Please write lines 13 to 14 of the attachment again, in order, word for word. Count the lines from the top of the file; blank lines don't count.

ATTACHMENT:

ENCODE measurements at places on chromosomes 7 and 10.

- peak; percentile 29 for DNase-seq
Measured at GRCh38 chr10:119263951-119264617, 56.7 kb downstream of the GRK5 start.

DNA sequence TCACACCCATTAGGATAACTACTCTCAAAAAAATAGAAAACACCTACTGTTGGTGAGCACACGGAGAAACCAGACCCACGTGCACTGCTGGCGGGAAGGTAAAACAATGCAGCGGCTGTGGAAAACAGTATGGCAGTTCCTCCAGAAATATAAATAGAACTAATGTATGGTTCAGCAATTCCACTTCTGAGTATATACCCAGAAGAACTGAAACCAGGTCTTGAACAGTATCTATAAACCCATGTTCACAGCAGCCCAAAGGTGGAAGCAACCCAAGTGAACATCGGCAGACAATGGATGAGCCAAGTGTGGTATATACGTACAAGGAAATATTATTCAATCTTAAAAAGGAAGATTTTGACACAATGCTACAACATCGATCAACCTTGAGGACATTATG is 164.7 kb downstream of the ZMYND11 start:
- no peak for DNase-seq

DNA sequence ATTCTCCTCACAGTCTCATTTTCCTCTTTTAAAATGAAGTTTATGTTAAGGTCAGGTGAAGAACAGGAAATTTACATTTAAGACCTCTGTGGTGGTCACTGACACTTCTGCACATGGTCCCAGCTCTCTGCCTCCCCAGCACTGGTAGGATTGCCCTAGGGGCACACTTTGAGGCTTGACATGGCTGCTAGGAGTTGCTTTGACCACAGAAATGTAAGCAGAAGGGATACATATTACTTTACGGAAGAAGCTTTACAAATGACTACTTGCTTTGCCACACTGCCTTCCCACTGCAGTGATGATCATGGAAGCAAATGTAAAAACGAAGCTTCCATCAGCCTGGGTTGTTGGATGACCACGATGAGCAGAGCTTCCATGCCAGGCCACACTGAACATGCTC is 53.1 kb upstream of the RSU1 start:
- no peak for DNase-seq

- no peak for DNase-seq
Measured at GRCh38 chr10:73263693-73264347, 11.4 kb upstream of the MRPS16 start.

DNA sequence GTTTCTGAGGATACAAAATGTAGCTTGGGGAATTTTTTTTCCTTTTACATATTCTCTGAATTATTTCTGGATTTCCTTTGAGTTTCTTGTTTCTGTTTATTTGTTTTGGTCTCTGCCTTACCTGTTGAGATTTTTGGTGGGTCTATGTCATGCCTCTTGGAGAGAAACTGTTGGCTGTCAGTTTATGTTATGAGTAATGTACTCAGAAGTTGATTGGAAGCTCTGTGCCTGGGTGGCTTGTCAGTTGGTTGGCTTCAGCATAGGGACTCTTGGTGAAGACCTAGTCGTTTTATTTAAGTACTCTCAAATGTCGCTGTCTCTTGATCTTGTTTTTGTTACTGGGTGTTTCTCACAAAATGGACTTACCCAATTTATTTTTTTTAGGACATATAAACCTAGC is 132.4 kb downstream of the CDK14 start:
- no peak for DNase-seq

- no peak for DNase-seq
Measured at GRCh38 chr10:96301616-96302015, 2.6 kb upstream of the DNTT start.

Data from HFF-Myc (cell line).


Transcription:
Measured at GRCh38 chr10:96301616-96302015, 2.6 kb upstream of the DNTT start.

Data from HFF-Myc (cell line).